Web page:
“My dearest Vivian –
Thank you for the last letter you sent. I can almost picture the snow on the ground when you describe it. The long nights are the worst here at … socks are at a premium as the humidity makes it impossible to keep your feet dry. When I am homesick, I think about the last time I was in Indiana, when the leaves where just starting to change colors, and when you and I strolled down to Anderson’s Drug Store for a single sarsaparilla with two straws. With girls like you at home, we’ll push back the … straight back to their island. I hope…until I can once again walk hand in hand with you. Ever your knight, Bill.”
“Come on baby, relax and let me take it off.” A female voice crooned as Ned Jackson walked into the furniture shop and smiled. His granddaughter was up early and already working on his antique Wooten desk. Although their company employed several individual restoration specialists, the desk with its 110 cubbyholes and family history was one that Christine personally was restoring first by carefully removing the layers of grime that had built up over the 125 years that the desk had been in existence.
Ned grinned when he saw his granddaughter on her knees on the bottom shelves of the center console, patiently wiping an orange-based solvent along the paneling that made up the bottom compartment. Christine had patiently removed and categorized all the hardware from the desk, placing it in carefully labeled plastic bins. His hand strayed to container that held the plaque that proudly displayed the Wooten name and patent date. The desk had been in his family since it was new. His grandfather had seen it in a store and fell in love with its Indiana black walnut construction, drop writing board, and simple design inspired by the Aesthetic Movement.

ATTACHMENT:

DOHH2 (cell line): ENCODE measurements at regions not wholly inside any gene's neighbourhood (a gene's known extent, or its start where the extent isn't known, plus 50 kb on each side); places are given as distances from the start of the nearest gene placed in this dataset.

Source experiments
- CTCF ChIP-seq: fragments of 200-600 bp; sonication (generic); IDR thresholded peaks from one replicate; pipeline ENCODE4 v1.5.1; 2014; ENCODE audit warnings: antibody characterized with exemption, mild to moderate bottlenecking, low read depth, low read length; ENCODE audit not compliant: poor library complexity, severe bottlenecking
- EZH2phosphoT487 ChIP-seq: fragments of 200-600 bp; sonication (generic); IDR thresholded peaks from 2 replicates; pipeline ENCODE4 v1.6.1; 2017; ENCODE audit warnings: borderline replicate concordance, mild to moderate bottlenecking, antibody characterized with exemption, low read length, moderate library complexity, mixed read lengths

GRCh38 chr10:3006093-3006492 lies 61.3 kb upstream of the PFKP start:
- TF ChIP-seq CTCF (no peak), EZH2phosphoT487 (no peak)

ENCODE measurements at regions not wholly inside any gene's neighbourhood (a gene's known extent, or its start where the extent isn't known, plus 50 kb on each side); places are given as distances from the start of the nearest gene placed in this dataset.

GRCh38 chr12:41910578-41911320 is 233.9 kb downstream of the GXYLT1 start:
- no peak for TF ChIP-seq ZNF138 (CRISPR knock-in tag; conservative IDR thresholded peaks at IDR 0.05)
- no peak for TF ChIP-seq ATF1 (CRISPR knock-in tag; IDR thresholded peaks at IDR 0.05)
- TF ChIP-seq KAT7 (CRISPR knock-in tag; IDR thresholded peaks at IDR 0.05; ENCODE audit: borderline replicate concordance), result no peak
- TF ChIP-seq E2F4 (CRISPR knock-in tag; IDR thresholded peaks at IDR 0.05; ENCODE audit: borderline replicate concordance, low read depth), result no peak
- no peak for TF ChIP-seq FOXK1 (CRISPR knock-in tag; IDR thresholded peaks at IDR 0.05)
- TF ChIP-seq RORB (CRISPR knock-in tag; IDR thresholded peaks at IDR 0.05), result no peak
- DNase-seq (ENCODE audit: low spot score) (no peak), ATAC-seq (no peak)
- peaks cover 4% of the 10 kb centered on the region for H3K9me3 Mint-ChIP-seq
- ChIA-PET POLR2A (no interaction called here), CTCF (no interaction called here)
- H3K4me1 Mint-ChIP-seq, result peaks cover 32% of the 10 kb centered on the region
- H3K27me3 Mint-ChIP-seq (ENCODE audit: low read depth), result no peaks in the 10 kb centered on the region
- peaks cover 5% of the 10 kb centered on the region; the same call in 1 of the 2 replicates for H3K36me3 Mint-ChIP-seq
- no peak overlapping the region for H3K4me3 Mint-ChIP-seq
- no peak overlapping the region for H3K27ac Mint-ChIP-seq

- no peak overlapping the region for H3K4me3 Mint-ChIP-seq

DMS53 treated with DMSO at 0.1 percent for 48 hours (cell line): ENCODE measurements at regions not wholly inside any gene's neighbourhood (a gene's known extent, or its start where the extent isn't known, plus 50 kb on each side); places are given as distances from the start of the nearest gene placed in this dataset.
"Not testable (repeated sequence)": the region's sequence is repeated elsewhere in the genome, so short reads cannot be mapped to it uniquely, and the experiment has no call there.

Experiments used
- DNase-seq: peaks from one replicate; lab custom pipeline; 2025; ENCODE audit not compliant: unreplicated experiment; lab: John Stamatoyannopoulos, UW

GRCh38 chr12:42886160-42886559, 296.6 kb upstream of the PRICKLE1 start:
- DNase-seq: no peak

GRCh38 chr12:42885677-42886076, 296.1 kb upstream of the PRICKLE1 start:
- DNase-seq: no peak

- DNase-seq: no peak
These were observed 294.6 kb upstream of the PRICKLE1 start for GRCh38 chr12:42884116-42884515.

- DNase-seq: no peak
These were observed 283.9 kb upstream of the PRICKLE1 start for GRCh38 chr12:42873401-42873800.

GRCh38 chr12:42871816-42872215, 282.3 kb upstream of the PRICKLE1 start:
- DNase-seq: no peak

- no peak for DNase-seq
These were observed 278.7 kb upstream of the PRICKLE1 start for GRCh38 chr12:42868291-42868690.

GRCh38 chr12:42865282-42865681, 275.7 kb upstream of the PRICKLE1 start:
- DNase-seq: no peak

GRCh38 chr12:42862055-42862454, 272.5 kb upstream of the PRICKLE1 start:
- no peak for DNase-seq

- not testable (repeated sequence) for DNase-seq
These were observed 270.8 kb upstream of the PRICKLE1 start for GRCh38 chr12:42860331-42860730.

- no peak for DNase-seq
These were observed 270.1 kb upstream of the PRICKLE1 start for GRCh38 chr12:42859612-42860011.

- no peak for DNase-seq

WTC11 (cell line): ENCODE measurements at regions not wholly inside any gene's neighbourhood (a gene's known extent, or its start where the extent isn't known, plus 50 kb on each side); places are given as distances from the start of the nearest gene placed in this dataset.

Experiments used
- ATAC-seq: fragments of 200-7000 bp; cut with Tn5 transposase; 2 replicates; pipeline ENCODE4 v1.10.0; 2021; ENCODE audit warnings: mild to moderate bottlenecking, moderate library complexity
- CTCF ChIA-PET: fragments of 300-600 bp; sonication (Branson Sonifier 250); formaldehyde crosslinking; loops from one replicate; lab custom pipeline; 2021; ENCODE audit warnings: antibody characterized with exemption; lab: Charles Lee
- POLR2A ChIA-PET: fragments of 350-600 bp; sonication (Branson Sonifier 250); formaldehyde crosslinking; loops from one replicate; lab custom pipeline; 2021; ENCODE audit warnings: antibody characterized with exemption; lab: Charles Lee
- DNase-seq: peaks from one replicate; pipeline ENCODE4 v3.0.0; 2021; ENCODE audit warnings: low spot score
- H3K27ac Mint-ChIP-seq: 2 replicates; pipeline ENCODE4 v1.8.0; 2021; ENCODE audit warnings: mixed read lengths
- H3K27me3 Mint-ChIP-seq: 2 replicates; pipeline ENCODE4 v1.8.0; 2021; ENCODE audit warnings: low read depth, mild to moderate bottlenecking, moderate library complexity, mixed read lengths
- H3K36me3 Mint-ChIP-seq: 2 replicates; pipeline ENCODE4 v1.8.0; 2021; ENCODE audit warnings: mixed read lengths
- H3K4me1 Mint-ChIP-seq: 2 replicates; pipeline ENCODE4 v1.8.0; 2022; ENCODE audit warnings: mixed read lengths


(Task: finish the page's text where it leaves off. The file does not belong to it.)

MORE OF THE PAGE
“Make sure you don’t get stuck in there or I’ll have to call the Fire Department,” Ned spoke to Christine’s back, eliciting an affirmative grunt. Amused, he continued past her to check on the other projects in various stages inside the warehouse. A chorus of voices greeted him as he inspected each piece of furniture.
Both the sounds of the other workers and the voice of her beloved grandfather faded as Christine focused on a stubborn spot of grime on the bottom of the cabinet. Cautiously, she added a tiny spot of solvent with a cotton applicator, waiting several seconds before she blotted and reexamined the area. Excellent, the stain was gone, without any damage to the original finish. She backed out of the cabinet, rocked back on her heels and stretched to ease her aching back.
Once she finished the bottom, the gabled overhang, with its two layers of shelves, she would reach the final stage. The last part that needed to be cleaned prior to replacing the green cardboard drawers that filled the cubbyholes. However, that would have to wait until tomorrow, so that any minute amounts of solvent still on the wood would evaporate. She wiped her hands on a towel, and made her way back to the rambling house that she and her grandfather shared.